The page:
The most frequent voice was that of Jack Dorsey, the then-recently departed Twitter CEO who has apparently come to believe that Twitter needs some kind of wholesale reform that removes the profit motive. In March he texted Musk, “Yes, a new platform is needed. It can’t be a company. This is why I left.” Eventually he came to see the virtue in a Musk-owned Twitter, without the meddling of its board and shareholders. He counseled Musk to work with Parag Agrawal, his successor as Twitter’s CEO, and later, when it became clear Musk could not stand Twitter’s current leadership, urged on his take-private effort.
Other people in Musk’s messages brought their own agendas. Will MacAskill, the Oxford philosopher who is the intellectual face of the longtermism movement, tried to play matchmaker and connect Musk with Sam Bankman-Fried, the CEO of the crypto exchange FTX who, MacAskill wrote, “has for a while been potentially interested in purchasing [Twitter] and then making it better for the world.” MacAskill floated a possible “joint effort” between the two CEOs.
The most entertaining content comes from Jason Calacanis, the prominent Silicon Valley angel investor, who urged Musk to clean up Twitter’s bots and spam and spiff up its business. “Day zero,” he texted after Musk bids to buy the company. “Sharpen your blades boys.” Later, on April 23, after Musk offered to bring him in as a strategic adviser to Twitter, Calacanis wrote, “Board member, advisor, whatever … you have my sword.” On May 10, after Musk learned Calacanis was offering Twitter investment opportunities to his “angel syndicate,” the Tesla CEO wrote, “This makes it seem like I’m desperate. Please stop.”
Then there are the entreaties from media—which, in the interest of getting Musk to agree to an interview, flattered his ambitions. CBS News’ Gayle King wrote to Musk after his Twitter stake became public: “Gayle here! Have you missed me (smile) Are you ready to do a proper sit down with me so much to discuss! Especially with your Twitter play … what do I need to do ????” Later, when he offered to buy Twitter outright, she wrote, “ELON! You buying twitter or offering to buy twitter Wow! Now don’t you think we should sit down together face to face this is as the kids say a ‘gangsta move.’ ” Tim Urban of the explanatory tech site Wait But Why wrote: “I haven’t officially started my podcast yet but if you think it would be helpful, I’d be happy to record a conversation with you about twitter to ask some of the most common questions and let you expand upon your thoughts … but only if it would be helpful to you.” Hard-hitting stuff.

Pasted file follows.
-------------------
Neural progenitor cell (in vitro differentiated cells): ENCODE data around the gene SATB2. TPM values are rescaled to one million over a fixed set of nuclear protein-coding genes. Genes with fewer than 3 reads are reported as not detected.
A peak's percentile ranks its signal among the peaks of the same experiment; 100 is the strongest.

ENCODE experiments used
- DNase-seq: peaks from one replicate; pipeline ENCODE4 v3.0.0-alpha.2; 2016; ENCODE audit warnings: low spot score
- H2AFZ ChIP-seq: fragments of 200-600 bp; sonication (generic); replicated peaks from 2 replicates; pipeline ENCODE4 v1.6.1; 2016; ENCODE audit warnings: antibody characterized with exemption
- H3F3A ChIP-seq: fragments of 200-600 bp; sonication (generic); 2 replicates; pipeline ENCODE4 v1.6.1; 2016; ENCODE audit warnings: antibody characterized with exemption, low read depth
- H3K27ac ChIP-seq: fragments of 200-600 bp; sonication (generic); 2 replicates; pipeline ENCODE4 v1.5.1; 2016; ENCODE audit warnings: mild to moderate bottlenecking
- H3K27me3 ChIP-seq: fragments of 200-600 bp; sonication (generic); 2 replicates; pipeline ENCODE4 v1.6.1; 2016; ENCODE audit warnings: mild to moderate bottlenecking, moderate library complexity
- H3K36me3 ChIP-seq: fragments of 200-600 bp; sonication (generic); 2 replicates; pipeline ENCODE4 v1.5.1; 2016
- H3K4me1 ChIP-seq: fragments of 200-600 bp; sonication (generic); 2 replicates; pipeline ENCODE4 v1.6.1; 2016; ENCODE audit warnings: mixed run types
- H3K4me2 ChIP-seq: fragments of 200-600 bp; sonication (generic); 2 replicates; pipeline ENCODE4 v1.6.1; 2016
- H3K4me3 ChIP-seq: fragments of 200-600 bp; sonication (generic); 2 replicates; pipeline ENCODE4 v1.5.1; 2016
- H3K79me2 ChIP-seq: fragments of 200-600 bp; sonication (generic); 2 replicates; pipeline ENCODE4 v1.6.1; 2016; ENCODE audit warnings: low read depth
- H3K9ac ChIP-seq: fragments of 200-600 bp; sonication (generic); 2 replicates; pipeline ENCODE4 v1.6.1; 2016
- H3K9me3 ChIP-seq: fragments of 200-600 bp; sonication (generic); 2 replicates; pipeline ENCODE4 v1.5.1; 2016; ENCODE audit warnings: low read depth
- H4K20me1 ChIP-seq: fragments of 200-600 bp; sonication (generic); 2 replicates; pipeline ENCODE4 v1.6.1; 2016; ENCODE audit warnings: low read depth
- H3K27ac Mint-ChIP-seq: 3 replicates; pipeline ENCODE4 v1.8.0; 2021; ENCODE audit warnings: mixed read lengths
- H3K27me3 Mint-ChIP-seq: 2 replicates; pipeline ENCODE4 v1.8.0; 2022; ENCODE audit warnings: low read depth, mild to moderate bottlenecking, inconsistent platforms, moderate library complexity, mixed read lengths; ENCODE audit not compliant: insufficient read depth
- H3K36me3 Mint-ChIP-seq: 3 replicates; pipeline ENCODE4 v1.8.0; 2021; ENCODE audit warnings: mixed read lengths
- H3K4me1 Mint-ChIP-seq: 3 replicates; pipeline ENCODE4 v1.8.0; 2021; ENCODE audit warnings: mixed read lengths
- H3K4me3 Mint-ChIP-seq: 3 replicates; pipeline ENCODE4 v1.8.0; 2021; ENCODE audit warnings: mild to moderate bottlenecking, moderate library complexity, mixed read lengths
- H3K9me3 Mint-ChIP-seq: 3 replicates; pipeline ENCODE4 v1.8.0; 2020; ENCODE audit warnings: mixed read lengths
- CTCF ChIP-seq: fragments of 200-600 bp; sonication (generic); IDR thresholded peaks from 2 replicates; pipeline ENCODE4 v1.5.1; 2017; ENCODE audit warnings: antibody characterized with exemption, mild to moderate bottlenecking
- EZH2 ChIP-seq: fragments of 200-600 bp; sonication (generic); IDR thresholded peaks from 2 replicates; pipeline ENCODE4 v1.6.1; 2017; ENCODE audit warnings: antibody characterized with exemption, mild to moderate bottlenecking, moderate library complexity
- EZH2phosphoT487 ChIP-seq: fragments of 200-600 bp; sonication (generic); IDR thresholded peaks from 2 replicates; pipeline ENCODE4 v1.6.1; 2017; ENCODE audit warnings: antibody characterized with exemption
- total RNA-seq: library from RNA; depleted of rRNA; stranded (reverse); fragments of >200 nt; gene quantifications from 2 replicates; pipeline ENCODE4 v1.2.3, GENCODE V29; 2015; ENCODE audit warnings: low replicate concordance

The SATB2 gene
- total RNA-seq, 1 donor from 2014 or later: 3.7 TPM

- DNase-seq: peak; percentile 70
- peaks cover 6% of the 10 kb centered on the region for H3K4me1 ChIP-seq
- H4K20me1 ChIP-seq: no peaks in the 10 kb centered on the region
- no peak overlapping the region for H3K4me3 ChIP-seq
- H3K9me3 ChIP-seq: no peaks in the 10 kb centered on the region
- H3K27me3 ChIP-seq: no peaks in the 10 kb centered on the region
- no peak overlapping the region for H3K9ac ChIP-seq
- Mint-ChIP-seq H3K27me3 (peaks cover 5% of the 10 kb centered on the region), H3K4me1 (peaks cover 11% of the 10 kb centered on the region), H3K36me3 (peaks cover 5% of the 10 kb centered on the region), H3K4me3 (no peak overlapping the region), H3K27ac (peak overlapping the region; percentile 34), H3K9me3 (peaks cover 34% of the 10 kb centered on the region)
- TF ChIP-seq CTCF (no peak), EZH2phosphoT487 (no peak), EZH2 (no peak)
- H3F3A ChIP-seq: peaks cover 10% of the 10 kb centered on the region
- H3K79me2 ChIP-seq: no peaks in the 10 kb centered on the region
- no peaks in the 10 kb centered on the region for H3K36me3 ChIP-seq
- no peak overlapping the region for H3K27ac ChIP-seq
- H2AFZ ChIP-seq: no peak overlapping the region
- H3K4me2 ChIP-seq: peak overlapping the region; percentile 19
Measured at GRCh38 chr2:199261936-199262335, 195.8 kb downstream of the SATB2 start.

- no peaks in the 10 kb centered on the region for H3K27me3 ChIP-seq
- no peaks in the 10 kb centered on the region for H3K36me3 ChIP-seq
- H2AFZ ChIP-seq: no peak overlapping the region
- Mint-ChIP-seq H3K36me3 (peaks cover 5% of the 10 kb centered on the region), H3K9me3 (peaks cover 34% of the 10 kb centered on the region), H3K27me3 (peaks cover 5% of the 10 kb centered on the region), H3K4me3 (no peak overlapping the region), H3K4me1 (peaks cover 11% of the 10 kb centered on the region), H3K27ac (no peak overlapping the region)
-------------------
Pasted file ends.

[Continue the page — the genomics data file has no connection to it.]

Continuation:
Even Musk’s own brother Kimbal was receptive to the Twitter project, as well as to an apparent backup plan in which Musk described a blockchain-based social-media platform he would build. And Steve Davis, a former SpaceX engineer who runs Musk’s tunneling startup, The Boring Company, wrote, “Amazing! Not sure which plan to root for. If Plan B wins, let me know if blockchain engineers would be helpful.” Other figures who appear: investor David Sacks. Exiled Fox News scion James Murdoch. Marc Andreessen of the VC firm Andreessen Horowitz. Salesforce CEO Marc Benioff. Microsoft CEO Satya Nadella and LinkedIn co-founder Reid Hoffman. (Hoffman appeared to pass on investing: “It’s way beyond my resources.”) Memorably, investor Steve Jurvetson proposed that Musk hire his son, a Reddit engineer. Numerous people offered themselves or their associates as CEO.
Nowhere, among any of this, was a note of caution. The main bulk of the messages end before Musk attempted to sow doubt about Twitter’s motives and then nuke the deal. (Something to look forward to, Delaware Court of Chancery?) But back in the spring, Musk had the biggest wallet, and the itchiest tweeting finger, and the widest eyes. It was in everyone’s interest for Musk to go all-in. Until, finally, it was no longer in Musk’s.